These tiny Japanese envelopes measuring a mere 3 1/2 x 1 1/2″ are called pochibukuro and were created to conceal money traditionally given as tips for services rendered. In the Kyoto dialect the word pochi means ‘a little bit’ so the sums of money concealed in the envelope were not large; the gesture was a matter of etiquette and selecting just the right pochibukuro became an art form in itself. It was fashionable to carry a selection of these envelopes on your person in order to mark the occasion with the appropriate level of taste, wit or humor.
The tradition stems from the Edo period practice of giving gratuities to kabuki actors, geisha and courtseans, but inn owners or tradesmen who provided services were regularly given these small monetary gifts as well. Decorum dictated that these offerings were to be made discreetly with the sum carefully concealed, so as not to embarrass either party. Some pochibukuro which were intended for use in the pleasure districts bear explicit, erotic motifs. Others with simple graphic designs were intended as all-purpose envelopes. Custom designs could be commissioned relatively inexpensively, perhaps the envelopes bearing a specific person’s likeness were used to communicate to the recipient the source of the gratuity.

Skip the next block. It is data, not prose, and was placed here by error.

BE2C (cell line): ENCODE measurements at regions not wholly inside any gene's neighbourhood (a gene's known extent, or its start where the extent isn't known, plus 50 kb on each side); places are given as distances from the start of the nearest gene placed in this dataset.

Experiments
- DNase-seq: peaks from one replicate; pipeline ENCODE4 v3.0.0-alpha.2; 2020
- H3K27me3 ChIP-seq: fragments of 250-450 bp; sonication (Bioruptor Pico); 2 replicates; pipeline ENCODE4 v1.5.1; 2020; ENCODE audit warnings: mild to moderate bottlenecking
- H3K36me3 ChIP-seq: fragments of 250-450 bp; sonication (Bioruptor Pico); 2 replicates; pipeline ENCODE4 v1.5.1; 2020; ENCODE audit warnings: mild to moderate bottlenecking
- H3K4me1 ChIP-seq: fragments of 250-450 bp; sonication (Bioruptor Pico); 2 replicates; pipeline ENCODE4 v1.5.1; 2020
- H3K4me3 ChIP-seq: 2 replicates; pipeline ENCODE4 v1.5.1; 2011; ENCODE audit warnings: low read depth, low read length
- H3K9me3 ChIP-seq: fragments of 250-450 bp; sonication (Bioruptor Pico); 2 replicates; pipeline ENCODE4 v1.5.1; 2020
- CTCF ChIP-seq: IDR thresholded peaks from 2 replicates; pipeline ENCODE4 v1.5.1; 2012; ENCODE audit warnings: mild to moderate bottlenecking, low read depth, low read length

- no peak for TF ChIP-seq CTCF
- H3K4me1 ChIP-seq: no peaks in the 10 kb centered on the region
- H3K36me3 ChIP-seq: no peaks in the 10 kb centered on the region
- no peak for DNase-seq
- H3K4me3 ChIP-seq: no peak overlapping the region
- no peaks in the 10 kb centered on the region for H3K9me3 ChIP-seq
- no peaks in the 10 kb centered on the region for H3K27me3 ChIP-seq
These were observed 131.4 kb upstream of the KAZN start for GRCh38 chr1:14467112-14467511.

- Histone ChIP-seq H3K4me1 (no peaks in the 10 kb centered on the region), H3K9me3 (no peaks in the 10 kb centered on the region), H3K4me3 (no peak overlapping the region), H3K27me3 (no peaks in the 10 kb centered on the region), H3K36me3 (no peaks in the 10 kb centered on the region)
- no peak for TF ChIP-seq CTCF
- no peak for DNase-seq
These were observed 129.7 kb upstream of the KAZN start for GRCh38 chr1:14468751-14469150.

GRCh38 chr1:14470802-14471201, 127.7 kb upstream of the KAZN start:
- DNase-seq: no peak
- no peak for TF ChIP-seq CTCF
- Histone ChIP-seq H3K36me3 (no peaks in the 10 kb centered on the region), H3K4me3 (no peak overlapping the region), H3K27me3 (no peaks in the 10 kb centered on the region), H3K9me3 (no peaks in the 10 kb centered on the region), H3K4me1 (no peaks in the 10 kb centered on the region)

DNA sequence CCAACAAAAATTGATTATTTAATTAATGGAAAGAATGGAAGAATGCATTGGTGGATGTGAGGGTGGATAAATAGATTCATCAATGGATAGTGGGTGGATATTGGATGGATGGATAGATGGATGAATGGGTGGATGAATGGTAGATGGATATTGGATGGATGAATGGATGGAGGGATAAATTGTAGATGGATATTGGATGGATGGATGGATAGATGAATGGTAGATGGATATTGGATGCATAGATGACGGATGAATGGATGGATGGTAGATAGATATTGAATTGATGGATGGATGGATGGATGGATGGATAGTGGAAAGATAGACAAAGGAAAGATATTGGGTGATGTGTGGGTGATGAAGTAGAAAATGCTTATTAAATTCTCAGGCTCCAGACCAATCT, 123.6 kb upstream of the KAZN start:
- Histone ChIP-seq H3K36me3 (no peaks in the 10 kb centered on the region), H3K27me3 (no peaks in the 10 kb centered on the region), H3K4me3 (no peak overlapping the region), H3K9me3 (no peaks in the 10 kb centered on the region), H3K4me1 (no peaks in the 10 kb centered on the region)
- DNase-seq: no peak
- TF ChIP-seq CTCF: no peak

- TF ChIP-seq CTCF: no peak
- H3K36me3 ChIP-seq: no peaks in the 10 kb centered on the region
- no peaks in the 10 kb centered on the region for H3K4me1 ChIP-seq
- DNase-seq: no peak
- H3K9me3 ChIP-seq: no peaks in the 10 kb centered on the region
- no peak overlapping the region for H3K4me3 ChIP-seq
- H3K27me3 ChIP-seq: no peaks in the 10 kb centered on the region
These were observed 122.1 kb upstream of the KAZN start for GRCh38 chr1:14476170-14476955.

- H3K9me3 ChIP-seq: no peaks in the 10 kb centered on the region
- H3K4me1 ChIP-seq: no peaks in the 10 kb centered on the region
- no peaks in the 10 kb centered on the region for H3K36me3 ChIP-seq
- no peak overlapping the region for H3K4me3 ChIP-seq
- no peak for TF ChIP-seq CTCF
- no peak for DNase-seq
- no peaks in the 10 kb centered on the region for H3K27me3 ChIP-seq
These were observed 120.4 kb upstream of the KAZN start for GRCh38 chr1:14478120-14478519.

Today, this tradition survives on largely in the practice of giving small sums of money at celebratory events and to children at the New Year. The examples seen here probably date to the 1920s and 1930s.